Relax foreign ownership restrictions, real estate developers propose

By Dat Nguyen   April 29, 2020 | 08:45 am GMT+7
Relax foreign ownership restrictions, real estate developers propose
Apartment buildings seen in District 2, Ho Chi Minh City. Photo by Shutterstock/Zapp2Photo.

Real estate developers are proposing that Vietnam eases existing limits on foreign ownership to facilitate investment and reduce inventory of premium apartments.

The foreign ownership cap of 30 percent in an apartment project limits developers' ability to meet rising demand from foreigners, the Vietnam Association of Realtors (VARS) says.

Many foreigners are interested in premium projects in Hanoi and Ho Chi Minh City, which are most often too expensive for domestic residents, it says.

The unsold inventory in this segment has been increasing in recent years and more ownership room for foreigners will help reduce it, the association adds.

Vietnam allows foreigners to buy property, except land, but not more than 30 percent of a residential quarter or an apartment project, as long as the project is not located in areas deemed vital to national security.

As the country attracts rising foreign direct investment, which reached a decade-high $38 billion last year, industry insiders say there is rising demand among expats to own property in Hanoi and Ho Chi Minh City.

Su Ngoc Khuong, senior director of real estate service firm Savills Vietnam, said that there was large demand from workers of South Korean and Japanese companies that invest in Vietnam, and of the Vietnamese diaspora in Europe and the U.S.

Many apartment projects in District 2, HCMC have reached the 30 percent foreign ownership cap, he said.

"Expats who have long-term projects in Vietnam and those with Vietnamese spouses prefer buying a house to renting, while the Vietnamese diaspora with money consider property in their home country an investment," Khuong said.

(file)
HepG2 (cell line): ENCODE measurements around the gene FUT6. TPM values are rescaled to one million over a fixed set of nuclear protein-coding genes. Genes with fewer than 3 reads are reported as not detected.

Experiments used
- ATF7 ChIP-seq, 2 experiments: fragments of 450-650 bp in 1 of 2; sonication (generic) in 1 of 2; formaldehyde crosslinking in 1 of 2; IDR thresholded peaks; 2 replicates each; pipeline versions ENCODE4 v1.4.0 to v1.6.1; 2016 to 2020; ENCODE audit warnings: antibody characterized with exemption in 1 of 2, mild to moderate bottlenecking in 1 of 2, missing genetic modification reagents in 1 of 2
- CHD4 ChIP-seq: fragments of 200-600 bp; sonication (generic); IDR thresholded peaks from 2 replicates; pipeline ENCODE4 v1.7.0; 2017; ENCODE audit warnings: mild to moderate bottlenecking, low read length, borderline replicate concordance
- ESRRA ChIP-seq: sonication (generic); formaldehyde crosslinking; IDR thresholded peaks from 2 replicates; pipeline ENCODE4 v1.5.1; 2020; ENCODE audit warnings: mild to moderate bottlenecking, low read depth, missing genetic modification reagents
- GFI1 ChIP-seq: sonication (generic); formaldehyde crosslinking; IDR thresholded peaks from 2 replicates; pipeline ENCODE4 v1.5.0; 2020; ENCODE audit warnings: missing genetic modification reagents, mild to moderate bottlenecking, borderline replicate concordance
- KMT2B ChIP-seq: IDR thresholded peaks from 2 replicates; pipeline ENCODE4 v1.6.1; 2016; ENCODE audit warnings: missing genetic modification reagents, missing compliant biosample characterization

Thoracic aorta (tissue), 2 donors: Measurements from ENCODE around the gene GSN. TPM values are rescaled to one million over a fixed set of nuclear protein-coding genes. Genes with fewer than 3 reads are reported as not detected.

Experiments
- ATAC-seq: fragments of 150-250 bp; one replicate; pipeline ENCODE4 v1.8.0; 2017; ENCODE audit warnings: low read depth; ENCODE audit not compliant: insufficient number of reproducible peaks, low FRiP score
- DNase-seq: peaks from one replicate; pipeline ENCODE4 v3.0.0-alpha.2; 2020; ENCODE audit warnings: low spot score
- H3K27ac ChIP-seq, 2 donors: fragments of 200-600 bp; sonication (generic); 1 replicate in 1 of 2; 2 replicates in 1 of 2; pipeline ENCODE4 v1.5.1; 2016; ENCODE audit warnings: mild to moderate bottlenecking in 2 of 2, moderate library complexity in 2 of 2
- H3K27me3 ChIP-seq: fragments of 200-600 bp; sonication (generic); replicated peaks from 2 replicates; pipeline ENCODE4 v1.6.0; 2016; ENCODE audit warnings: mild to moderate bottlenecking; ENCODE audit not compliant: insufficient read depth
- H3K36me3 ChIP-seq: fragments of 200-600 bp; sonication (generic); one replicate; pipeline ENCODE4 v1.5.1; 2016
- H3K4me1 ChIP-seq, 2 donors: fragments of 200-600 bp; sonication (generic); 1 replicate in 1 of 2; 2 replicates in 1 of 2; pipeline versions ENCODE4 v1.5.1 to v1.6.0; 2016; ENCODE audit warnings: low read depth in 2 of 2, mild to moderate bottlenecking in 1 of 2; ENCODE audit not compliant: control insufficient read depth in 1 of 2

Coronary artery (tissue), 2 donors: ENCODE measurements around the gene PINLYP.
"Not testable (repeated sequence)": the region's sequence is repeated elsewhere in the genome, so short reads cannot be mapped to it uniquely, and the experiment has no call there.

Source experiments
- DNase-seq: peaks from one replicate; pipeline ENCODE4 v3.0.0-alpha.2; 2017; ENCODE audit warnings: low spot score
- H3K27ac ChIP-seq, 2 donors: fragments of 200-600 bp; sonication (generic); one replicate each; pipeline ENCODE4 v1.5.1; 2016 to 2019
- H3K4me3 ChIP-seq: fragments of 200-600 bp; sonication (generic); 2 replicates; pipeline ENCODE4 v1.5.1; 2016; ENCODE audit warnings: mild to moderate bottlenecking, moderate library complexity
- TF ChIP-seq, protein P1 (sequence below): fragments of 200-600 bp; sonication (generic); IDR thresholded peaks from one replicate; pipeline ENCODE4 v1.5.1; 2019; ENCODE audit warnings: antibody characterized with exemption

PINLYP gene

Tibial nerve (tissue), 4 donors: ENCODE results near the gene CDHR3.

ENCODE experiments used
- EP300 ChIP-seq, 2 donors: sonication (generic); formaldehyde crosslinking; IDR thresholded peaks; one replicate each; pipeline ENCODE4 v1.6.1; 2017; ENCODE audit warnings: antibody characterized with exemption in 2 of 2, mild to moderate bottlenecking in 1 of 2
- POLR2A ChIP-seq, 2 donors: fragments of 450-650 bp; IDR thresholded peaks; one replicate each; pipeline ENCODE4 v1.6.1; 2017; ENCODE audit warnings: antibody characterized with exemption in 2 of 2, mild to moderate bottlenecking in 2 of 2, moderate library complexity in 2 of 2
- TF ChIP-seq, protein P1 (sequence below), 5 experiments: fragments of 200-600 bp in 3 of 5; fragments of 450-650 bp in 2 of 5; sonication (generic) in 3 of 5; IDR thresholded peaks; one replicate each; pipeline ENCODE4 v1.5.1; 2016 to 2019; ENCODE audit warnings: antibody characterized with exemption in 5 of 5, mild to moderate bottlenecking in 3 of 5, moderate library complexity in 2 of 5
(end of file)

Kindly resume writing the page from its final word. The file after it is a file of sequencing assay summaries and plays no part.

Industry insiders say that a premium apartment in HCMC typically costs 20-30 percent less than Hong Kong and Singapore. Foreign investors see Vietnam as one of the fastest-growing economies in the region with potential for development in various sectors including manufacturing and tourism.

"As Vietnam seeks more foreign direct investment, it should give high-skilled foreign laborers more opportunity to own property," Khuong said.

But the ownership cap is limiting developers in making this happen, said Han Suk Jung, CEO of HCMC-based SonKim Land.

He said that the 30 percent ratio makes it challenging for the company to meet foreigners’ demand, which has been rising in recent years. He proposed that the ratio be increased to 49 percent.

Since the latest foreign ownership law took effect in July 2015, just 800 foreign individuals and companies had registered ownership of properties in the country as of November last year, according to a National Assembly report.

Although there are concerns that more foreign ownership means less opportunities for local residents to own property, Tran Minh Hoang, deputy director of VARS, said that Vietnamese and foreigners have different real estate interests.

Most Vietnamese look for affordable real estate, while foreigners are more into the premium and luxury segment, he said.

Vietnam is seeing an oversupply in the premium segment. A recent report by the Ministry of Construction says that although up to 80 percent of buyers’ demand is for affordable property, there is a shortage of supply in this segment, while there is an oversupply of premium properties.

The report also estimates unsold real estate inventory nationwide, dominated by the high-end segment, at VND104 trillion ($4.4 billion).

"Selling property to foreigners does not mean that there will be less asset for locals. They are different groups of customers," Hoang said.  

Other industry insiders said that as foreigners are already buying property via proxies, an increase in the cap will help increase transparency in the market.

Meanwhile, some industry insiders have also expressed need for caution with the proposal to allow increased foreign ownership.

A senior leader of the Ho Chi Minh City Real Estate Association (HoREA), who asked not to be identified, said that there could be national security implications if there were too many foreigners living in an apartment project.

Furthermore, too much investment in the premium segment can take away capital from the affordable segment that’s much needed for Vietnamese citizens, he said.

 
 
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